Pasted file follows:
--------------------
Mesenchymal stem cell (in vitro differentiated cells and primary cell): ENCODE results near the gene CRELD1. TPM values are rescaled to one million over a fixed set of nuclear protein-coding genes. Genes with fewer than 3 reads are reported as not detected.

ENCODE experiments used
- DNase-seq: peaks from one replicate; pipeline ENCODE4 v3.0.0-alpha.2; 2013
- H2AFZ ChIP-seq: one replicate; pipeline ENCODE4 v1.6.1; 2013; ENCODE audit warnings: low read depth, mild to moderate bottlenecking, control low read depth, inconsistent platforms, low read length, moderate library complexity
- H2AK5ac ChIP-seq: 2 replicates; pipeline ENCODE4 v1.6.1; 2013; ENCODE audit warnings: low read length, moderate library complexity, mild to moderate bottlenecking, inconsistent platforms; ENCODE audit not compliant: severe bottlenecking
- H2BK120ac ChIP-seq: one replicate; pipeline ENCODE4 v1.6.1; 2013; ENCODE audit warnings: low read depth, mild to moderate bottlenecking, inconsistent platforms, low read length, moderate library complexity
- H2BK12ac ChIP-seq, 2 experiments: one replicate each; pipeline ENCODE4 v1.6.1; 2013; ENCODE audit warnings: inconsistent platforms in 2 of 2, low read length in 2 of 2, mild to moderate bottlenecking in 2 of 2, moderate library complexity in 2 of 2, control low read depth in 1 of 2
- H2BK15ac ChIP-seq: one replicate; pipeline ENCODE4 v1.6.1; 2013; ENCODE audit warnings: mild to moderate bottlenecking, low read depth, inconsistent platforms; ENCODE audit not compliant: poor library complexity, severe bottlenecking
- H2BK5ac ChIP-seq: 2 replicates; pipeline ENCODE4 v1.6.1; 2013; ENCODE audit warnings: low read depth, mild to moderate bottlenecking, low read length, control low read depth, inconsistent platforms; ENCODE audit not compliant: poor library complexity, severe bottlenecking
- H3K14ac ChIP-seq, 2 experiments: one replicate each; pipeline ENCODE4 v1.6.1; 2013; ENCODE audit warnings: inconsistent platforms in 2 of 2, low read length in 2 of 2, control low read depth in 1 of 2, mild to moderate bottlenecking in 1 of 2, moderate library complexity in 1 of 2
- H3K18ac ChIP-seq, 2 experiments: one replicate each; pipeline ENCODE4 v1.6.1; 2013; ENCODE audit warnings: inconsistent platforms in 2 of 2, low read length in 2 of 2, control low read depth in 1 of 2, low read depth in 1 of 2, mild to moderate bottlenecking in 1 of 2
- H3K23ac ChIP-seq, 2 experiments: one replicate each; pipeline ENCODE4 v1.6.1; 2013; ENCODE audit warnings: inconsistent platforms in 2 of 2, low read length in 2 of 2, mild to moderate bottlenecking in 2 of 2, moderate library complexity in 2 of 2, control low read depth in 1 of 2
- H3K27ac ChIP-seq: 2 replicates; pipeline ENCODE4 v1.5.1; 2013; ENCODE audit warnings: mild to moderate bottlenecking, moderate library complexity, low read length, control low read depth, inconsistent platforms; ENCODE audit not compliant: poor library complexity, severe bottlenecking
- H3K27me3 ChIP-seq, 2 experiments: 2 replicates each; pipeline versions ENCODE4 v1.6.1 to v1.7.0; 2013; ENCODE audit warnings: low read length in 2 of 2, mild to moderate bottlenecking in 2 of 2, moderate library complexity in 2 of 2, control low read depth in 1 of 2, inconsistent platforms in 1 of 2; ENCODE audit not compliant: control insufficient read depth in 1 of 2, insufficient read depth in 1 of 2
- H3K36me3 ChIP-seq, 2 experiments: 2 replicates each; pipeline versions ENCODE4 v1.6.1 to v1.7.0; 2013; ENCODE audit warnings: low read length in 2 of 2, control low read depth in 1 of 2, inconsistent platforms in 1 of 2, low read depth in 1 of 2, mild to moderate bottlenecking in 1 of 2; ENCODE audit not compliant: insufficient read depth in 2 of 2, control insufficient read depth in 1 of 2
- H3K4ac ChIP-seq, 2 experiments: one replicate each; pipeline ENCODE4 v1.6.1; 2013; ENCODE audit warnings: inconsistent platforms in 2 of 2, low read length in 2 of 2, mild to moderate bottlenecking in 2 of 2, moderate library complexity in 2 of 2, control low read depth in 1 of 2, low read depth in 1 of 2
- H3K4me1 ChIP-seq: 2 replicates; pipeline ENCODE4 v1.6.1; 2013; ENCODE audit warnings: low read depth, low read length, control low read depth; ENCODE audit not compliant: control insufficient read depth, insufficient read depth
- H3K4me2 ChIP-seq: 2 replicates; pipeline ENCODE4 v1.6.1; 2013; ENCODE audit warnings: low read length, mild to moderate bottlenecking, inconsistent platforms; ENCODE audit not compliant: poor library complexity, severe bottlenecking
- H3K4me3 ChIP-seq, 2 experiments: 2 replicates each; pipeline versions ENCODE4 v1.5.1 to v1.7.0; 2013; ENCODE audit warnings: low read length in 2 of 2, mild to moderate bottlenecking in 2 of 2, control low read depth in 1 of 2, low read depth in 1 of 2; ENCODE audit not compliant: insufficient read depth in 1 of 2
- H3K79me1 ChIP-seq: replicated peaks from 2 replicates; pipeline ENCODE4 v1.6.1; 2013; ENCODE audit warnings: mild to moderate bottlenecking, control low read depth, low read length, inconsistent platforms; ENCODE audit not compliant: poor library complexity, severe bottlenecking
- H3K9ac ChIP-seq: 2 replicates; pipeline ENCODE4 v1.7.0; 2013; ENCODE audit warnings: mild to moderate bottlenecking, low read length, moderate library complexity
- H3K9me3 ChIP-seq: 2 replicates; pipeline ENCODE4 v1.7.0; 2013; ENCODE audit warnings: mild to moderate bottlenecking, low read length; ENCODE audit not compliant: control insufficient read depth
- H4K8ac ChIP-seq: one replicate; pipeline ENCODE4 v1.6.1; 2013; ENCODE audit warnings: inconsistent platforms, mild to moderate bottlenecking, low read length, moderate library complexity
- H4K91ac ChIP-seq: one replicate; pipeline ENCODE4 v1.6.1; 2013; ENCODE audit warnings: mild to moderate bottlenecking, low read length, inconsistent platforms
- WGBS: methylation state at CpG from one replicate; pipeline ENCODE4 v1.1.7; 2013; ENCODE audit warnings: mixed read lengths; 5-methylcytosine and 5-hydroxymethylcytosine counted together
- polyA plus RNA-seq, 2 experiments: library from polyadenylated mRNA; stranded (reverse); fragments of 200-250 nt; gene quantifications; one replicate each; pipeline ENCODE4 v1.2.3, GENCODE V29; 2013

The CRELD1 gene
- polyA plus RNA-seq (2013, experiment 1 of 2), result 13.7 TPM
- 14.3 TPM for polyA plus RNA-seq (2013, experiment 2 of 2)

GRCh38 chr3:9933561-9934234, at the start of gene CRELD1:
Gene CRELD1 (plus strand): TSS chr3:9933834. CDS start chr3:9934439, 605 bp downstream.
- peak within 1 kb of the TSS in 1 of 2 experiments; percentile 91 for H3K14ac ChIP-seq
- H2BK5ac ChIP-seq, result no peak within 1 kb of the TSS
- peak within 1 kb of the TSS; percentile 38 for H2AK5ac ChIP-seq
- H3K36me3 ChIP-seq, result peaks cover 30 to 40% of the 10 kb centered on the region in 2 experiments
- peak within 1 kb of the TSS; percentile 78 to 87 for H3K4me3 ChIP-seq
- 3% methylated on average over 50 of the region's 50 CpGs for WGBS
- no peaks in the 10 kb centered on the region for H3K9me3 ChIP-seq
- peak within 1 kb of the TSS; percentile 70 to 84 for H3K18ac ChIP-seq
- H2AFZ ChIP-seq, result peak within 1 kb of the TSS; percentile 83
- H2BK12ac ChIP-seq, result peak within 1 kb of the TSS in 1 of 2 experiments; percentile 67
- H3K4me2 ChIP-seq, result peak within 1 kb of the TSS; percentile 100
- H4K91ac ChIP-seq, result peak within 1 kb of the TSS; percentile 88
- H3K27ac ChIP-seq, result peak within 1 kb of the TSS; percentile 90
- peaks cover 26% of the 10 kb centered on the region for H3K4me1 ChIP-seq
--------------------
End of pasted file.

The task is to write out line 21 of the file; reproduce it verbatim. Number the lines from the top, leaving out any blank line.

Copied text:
- H3K9ac ChIP-seq: 2 replicates; pipeline ENCODE4 v1.7.0; 2013; ENCODE audit warnings: mild to moderate bottlenecking, low read length, moderate library complexity